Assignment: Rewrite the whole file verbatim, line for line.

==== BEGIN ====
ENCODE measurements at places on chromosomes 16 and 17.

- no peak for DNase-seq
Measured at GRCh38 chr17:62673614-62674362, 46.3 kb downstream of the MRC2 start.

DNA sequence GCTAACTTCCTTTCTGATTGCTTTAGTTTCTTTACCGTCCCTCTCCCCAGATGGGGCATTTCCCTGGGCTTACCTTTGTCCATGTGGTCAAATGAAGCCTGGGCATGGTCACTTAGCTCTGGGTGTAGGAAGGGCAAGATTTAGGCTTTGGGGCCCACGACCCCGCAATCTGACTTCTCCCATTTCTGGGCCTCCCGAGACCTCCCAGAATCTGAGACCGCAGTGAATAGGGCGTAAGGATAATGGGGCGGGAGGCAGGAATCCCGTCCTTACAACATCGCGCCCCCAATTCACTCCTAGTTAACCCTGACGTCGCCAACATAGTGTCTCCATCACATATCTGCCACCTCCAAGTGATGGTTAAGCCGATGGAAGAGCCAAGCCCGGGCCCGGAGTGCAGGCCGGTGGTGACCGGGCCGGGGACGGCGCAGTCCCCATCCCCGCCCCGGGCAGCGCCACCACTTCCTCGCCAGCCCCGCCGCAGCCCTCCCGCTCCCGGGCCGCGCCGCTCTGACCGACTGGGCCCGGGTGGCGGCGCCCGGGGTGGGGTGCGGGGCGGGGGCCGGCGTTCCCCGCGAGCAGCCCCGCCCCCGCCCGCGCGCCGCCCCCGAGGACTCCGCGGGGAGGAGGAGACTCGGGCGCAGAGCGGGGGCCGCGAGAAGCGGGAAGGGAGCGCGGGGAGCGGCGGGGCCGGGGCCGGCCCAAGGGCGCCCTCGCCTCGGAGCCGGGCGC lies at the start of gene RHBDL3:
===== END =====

ENCODE measurements at places on chromosomes 16 and 17.

- no peak for DNase-seq
Measured at GRCh38 chr17:62673614-62674362, 46.3 kb downstream of the MRC2 start.

DNA sequence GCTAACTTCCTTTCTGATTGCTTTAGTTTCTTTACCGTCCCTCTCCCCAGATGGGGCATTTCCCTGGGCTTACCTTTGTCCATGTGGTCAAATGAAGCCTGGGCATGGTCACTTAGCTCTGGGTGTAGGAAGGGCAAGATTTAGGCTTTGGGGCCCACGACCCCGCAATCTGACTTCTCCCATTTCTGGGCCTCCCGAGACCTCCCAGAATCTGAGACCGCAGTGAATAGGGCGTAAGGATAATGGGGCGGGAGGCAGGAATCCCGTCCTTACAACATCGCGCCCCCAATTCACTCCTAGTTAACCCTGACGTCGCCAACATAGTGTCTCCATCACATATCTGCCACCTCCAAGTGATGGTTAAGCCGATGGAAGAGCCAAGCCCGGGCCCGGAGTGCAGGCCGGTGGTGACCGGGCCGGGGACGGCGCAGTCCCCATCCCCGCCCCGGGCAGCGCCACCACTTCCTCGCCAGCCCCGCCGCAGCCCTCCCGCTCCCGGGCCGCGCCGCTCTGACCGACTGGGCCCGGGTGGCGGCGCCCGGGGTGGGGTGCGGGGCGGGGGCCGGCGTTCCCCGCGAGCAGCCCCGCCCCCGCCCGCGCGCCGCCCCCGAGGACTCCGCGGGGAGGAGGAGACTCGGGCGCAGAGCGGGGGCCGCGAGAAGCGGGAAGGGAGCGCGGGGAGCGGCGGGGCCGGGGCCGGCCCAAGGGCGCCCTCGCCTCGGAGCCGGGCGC lies at the start of gene RHBDL3: